New Jersey Expects Continued Net Savings Through Medicaid Expansion
In the fourth installment of their Medicaid Works campaign, the Center for Budget and Policy Priorities (CBPP) focused on how expanding Medicaid produces state savings and connects vulnerable groups to care.
A recent CBPP paper shows that health reform’s Medicaid expansion has produced net budget savings for many states. States such as Arkansas, Kentucky, Louisiana, and New Jersey expect continued net savings in coming years, even after they begin paying a modest part of the expansion’s cost.
People in expansion states where most low-income individuals and families now have access to coverage, no longer have to rely on the patchwork of Medicaid programs serving people with specific health conditions (such as certain women with breast and cervical cancers). These communities now have access to primary and preventive care that can keep them healthy, and they can count on getting care if they do become sick.
Before health reform, only one-fifth of low-income workers had coverage through their employers, and coverage in the individual insurance market was prohibitively expensive for most people, assuming they could obtain coverage at all. Medicaid coverage was not an option for many poor adults.
Medicaid provides cost-effective coverage, helps insure the uninsured, and supports state and local economies.
The report finds that In New Jersey, the expansion will produce net savings of $353 million this fiscal year and $355 million next year.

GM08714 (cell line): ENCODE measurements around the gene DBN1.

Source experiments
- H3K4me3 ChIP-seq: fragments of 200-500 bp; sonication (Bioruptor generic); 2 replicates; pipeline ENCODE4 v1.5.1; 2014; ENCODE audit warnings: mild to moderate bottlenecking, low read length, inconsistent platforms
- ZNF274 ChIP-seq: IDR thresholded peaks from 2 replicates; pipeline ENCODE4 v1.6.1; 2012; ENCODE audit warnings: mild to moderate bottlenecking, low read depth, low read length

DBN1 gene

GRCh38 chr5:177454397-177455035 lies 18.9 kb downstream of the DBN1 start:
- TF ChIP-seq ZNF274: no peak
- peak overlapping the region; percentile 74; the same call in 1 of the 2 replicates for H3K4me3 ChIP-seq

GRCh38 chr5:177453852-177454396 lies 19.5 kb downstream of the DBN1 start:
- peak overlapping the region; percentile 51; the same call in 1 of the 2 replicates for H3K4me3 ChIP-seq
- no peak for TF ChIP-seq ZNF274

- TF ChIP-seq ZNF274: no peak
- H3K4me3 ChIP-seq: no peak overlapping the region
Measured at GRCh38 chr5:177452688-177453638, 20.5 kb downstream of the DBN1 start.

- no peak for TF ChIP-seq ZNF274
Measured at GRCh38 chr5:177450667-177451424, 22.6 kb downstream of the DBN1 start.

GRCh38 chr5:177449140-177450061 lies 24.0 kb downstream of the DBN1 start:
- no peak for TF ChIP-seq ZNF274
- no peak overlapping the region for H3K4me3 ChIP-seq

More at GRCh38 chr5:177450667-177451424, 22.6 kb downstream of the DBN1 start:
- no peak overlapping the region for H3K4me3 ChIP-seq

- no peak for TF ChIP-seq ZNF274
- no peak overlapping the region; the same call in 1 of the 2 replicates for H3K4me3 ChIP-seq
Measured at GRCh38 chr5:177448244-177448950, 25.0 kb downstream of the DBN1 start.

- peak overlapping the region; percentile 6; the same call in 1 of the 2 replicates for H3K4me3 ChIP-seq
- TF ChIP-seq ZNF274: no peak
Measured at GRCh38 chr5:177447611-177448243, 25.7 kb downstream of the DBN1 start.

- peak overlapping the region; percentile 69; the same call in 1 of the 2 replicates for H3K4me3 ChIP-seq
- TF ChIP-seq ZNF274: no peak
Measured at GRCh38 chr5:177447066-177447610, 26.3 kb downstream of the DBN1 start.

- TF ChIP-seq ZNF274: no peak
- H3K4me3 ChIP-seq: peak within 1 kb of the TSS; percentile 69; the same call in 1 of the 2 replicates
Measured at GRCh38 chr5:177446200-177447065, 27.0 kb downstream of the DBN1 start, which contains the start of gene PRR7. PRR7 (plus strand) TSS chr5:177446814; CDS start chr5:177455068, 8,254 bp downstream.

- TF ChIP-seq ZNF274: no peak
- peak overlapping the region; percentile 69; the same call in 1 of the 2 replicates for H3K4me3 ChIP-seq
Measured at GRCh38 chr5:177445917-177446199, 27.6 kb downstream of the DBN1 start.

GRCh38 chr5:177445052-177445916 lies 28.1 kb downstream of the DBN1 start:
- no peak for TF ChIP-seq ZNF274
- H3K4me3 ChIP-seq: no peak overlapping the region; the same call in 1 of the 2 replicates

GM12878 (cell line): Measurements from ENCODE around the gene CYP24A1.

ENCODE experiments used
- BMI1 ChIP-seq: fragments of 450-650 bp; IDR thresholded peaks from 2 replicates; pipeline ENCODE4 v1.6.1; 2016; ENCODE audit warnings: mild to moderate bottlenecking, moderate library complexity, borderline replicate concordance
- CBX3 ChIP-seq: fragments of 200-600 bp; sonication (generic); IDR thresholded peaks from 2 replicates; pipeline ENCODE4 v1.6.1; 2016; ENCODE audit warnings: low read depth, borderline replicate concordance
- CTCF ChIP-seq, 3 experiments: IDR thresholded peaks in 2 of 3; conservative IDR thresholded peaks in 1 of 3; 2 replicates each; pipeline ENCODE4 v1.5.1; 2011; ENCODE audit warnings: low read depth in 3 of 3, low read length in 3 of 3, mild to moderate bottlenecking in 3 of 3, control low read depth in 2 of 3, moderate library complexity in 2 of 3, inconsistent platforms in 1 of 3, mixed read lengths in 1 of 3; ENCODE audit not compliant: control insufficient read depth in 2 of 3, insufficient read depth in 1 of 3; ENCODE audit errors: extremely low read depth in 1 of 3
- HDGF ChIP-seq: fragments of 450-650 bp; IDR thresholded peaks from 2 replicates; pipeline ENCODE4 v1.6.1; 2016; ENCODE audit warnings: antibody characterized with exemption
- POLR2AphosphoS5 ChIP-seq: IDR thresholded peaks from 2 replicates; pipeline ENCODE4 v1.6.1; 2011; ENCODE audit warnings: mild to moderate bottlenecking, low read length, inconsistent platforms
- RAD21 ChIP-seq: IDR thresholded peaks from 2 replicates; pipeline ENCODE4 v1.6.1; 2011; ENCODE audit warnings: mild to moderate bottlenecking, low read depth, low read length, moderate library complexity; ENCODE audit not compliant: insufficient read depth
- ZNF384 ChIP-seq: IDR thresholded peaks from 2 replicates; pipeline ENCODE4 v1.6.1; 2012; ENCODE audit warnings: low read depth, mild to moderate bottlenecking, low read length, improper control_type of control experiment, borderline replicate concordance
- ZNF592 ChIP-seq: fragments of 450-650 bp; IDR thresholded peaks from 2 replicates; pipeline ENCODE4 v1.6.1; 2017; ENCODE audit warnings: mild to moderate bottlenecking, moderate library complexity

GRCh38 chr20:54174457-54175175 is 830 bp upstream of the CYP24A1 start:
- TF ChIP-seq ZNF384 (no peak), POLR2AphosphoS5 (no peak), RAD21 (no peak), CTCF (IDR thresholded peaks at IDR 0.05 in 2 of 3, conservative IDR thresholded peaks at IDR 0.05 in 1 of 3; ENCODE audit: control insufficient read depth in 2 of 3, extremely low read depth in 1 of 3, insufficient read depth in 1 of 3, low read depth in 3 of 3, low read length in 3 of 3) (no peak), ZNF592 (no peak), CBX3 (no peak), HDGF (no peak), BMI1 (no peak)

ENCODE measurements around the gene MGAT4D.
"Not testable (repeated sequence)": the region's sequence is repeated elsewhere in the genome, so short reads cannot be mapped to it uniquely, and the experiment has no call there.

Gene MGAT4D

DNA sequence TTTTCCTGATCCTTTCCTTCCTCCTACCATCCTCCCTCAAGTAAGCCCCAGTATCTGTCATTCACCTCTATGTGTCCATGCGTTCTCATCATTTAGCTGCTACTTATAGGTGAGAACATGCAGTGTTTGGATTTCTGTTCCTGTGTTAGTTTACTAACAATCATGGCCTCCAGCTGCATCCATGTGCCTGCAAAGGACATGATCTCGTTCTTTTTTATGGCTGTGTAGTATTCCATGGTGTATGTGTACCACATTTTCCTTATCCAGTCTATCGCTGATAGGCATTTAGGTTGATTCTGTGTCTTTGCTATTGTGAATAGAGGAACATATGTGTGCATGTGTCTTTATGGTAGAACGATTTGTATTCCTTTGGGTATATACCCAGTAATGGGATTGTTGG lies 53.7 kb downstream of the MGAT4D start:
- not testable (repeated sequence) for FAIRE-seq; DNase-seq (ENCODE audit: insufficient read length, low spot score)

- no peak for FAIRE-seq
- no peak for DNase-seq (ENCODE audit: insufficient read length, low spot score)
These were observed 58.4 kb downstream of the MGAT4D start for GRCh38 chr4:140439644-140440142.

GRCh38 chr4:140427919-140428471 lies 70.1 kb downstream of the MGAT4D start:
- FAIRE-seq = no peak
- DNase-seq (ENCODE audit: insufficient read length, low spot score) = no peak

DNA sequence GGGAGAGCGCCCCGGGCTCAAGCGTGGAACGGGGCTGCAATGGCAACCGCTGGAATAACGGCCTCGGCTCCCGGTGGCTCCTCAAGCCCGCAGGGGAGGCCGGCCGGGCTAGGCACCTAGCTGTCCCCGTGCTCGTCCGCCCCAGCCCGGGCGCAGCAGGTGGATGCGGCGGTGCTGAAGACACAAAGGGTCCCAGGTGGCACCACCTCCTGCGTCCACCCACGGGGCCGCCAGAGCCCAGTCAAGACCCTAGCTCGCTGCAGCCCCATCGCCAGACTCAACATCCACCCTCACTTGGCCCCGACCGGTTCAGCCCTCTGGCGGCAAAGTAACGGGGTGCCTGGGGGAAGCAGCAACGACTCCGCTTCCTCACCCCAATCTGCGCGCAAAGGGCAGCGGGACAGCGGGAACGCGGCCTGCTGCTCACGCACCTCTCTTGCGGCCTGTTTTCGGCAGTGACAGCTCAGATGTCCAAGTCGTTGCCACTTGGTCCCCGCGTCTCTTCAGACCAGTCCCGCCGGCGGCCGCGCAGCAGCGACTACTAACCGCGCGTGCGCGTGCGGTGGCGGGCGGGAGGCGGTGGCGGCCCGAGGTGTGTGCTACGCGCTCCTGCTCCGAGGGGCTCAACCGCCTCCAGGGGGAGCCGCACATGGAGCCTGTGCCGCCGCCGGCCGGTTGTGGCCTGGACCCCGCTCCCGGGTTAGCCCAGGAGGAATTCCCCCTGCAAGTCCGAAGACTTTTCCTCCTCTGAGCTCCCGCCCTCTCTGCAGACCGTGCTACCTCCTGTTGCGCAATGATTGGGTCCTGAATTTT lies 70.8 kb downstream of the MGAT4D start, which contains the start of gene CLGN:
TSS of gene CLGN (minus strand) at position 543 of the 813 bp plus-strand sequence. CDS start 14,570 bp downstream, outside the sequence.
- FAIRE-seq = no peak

These savings reflect lower payments to hospitals for uncompensated care, higher revenue from the state’s tax on health plans serving Medicaid beneficiaries, and lower Medicaid costs for groups covered under a pre-health reform waiver that were shifted into the new expansion group.
CBPP is a nonpartisan research and policy institute. It pursues federal and state policies designed both to reduce poverty and inequality and to restore fiscal responsibility in equitable and effective ways. It applies its deep expertise in budget and tax issues and in programs and policies that help low-income people, in order to help inform debates and achieve better policy outcomes.
States like New Jersey are using Medicaid expansion to better target care to specific populations including people experiencing homelessness. Medicaid expansion has the flexibility to fund personal care services to recipients living in supportive housing.